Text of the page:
We can also develop off-farm activities such as honeybees, because the people in the area are still collecting wild honey. It’s a good product, and the market is there, but they need to improve the market channel. They need to improve, for example, the quality of the honey and how to also not only collect the honey but also cultivate the honey in the home garden. Because there are different honeys- we can provide them with the knowledge.

Another product is fish, for example. A lot of people are living around the river, which has a high potential for fish industry. Up until now it has not been used optimally- so we can provide the technology for example, on how to process fish into fish products, and add value to their products.

Why did you get into forestry?

Herry Purnomo: I got into forestry first, because I love nature and lots of things related to nature I would like to contribute to. Secondly, forests and forestry matter to our lives, to the sustainability of this planet. Forests can contribute to the economy of this country [Indonesia]. For example, timber production, as well as ecosystem services such as ecotourism, as well as providing lots of benefits to people and local communities.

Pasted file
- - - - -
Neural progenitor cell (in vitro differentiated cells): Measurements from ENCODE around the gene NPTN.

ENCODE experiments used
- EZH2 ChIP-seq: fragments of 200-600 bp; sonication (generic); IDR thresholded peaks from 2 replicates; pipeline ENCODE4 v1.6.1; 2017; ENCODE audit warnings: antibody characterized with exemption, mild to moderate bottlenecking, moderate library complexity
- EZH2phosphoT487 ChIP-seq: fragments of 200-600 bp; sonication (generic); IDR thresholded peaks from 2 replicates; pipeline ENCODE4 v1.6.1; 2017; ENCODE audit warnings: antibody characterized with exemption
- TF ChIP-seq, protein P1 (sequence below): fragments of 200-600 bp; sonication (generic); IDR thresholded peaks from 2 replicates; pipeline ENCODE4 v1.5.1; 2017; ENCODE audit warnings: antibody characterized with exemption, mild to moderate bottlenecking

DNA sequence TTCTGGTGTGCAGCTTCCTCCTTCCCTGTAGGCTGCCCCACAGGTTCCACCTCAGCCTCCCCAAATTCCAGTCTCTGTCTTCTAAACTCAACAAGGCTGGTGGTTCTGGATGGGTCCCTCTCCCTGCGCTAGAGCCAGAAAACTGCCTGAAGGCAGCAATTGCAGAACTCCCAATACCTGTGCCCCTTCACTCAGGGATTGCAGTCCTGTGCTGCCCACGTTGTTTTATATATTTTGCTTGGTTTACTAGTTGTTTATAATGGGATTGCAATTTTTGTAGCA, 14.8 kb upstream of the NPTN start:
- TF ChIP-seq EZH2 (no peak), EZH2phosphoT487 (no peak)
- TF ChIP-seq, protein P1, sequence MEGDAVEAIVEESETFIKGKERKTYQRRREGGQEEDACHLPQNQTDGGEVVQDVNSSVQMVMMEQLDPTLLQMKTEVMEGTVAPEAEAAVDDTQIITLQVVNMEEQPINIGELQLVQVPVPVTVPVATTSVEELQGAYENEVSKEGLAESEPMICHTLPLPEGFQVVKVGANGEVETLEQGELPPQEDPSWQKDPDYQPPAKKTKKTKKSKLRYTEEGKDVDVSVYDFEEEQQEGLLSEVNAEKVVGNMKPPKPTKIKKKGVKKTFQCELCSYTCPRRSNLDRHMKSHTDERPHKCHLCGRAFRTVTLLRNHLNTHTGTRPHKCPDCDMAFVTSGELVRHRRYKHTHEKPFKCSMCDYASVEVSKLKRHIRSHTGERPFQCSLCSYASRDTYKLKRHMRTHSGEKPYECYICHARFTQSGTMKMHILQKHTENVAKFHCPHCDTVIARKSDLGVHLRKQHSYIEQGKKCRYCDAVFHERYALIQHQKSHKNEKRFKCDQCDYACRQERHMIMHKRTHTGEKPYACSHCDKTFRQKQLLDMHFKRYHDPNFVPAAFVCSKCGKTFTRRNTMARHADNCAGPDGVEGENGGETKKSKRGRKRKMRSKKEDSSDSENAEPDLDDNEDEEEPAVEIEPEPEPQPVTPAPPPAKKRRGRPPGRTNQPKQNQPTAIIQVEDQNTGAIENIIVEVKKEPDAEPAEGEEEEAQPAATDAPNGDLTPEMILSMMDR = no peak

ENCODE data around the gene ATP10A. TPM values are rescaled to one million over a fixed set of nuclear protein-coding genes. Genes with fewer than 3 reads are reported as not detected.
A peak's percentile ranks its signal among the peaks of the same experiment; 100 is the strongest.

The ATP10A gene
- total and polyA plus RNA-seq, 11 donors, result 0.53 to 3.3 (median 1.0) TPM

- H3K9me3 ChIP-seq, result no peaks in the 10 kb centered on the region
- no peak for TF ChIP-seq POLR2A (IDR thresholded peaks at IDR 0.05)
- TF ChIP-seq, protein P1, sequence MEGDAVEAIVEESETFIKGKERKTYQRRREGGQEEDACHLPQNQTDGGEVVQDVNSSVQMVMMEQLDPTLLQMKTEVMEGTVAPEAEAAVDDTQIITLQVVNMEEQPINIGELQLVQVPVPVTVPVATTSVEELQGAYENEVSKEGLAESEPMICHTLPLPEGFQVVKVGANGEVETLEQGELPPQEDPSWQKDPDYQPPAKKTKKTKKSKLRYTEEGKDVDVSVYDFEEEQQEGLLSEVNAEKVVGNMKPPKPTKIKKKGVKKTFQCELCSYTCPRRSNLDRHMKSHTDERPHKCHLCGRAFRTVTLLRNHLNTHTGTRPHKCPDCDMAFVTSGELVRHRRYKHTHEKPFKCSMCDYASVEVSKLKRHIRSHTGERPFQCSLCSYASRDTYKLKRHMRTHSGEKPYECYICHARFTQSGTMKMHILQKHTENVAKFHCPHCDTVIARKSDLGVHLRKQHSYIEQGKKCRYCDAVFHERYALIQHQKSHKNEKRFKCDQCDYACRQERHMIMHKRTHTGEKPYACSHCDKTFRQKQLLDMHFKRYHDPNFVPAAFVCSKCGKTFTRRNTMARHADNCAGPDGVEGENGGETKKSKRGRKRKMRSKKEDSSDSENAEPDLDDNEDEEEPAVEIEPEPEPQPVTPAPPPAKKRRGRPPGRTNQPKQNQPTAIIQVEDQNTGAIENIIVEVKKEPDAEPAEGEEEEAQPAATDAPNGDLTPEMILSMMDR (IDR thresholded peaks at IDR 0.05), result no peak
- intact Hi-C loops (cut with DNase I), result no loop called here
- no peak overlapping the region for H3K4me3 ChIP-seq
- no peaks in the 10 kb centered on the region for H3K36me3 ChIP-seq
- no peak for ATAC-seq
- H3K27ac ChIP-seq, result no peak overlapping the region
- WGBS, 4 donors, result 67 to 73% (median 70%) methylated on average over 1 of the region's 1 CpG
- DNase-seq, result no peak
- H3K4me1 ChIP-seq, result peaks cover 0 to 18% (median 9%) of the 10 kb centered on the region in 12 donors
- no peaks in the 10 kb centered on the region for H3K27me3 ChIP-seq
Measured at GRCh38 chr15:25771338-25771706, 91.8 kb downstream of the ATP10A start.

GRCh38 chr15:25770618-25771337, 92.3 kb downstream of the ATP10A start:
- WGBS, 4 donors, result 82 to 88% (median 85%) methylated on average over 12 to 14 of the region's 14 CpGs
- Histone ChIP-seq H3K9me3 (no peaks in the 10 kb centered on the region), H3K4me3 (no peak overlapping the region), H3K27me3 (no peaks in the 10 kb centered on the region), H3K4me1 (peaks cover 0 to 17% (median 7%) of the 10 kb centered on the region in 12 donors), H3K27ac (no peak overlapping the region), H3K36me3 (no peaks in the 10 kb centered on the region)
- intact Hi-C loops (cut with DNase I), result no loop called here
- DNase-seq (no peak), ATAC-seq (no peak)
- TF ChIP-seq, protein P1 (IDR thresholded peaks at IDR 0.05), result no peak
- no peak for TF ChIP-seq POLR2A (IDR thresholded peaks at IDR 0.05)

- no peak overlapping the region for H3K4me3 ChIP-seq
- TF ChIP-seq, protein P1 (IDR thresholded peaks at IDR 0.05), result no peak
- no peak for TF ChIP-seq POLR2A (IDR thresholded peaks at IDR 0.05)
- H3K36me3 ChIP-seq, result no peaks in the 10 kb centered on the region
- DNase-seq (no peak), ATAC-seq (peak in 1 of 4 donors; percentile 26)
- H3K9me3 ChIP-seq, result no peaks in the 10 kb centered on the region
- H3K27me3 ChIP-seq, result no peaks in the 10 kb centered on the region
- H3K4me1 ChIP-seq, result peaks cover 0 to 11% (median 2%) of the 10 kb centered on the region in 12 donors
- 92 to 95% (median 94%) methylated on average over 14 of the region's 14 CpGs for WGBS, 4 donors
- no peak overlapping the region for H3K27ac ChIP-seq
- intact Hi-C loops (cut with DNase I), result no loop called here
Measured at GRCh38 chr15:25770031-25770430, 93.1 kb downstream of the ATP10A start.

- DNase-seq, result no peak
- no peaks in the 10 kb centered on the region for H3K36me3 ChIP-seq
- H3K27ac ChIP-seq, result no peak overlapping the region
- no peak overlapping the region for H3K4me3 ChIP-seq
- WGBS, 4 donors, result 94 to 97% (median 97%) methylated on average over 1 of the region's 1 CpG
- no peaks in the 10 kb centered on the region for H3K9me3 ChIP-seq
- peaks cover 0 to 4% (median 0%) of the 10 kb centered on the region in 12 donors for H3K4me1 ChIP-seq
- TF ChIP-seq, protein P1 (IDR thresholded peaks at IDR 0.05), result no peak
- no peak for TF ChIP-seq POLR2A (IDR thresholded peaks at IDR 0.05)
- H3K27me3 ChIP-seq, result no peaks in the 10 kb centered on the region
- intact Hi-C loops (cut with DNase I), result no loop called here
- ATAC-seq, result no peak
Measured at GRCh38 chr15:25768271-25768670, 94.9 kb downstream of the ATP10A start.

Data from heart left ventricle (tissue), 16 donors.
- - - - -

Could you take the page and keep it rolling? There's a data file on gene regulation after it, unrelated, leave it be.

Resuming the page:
Can you tell us about your peatlands work?

HP: Now I’m working on a community-based fire prevention and peatland restoration in Riau province in Indonesia. We call this ‘participatory action research’. We try to work with the local community to understand the behavior of peatlands, to reduce the fire evidence, as well as to restore the degraded land.

So the community is not only the object of our work, but also the subject of restoring peatlands. It’s a 15-month project and very interesting actually to understand the peatlands, as well as transforming the local livelihood into more peatland-friendly. We use the theory of change for the current situation – in which people are likely to use fire fir agriculture and peatland, to reduce the fire as well as improve the livelihood of the people there. We’re funded by Temasak and the Singapore Cooperation Enterprise from Singapore.

Why is the study of peatlands important?

HP: Firstly, the fire in 2015- let’s call it a disaster because it produced a lot of toxic haze and people in Indonesia, Malaysia and Singapore in particular suffered from the burning of the peatlands and forests.

So now we try to do research and science enquiry to provide more sustainable livelihoods by not only investigating, but by providing evidence and an action arena that communities as well as government can do – peatland management without fire. It’s not easy because using fire is common for local communities, but we provide evidence that a community can get benefits by not using fire, but more sustainable agriculture. We believe that good peatland management will happen in Riau in this way.